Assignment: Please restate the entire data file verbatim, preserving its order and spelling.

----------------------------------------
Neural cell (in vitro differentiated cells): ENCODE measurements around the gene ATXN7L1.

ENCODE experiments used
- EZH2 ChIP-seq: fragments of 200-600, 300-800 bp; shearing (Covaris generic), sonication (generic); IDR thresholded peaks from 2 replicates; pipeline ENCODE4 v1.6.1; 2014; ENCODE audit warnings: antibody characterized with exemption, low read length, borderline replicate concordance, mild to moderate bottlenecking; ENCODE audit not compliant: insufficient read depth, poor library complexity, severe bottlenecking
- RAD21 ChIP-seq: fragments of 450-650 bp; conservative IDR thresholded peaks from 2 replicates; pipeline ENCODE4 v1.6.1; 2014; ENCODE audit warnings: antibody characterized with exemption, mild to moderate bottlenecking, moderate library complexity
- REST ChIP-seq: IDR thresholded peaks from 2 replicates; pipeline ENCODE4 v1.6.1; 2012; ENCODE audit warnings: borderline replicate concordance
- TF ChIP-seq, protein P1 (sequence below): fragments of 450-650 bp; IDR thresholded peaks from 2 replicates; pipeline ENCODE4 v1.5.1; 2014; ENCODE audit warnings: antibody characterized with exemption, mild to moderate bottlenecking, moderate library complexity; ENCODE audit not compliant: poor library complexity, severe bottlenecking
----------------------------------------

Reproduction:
Neural cell (in vitro differentiated cells): ENCODE measurements around the gene ATXN7L1.

ENCODE experiments used
- EZH2 ChIP-seq: fragments of 200-600, 300-800 bp; shearing (Covaris generic), sonication (generic); IDR thresholded peaks from 2 replicates; pipeline ENCODE4 v1.6.1; 2014; ENCODE audit warnings: antibody characterized with exemption, low read length, borderline replicate concordance, mild to moderate bottlenecking; ENCODE audit not compliant: insufficient read depth, poor library complexity, severe bottlenecking
- RAD21 ChIP-seq: fragments of 450-650 bp; conservative IDR thresholded peaks from 2 replicates; pipeline ENCODE4 v1.6.1; 2014; ENCODE audit warnings: antibody characterized with exemption, mild to moderate bottlenecking, moderate library complexity
- REST ChIP-seq: IDR thresholded peaks from 2 replicates; pipeline ENCODE4 v1.6.1; 2012; ENCODE audit warnings: borderline replicate concordance
- TF ChIP-seq, protein P1 (sequence below): fragments of 450-650 bp; IDR thresholded peaks from 2 replicates; pipeline ENCODE4 v1.5.1; 2014; ENCODE audit warnings: antibody characterized with exemption, mild to moderate bottlenecking, moderate library complexity; ENCODE audit not compliant: poor library complexity, severe bottlenecking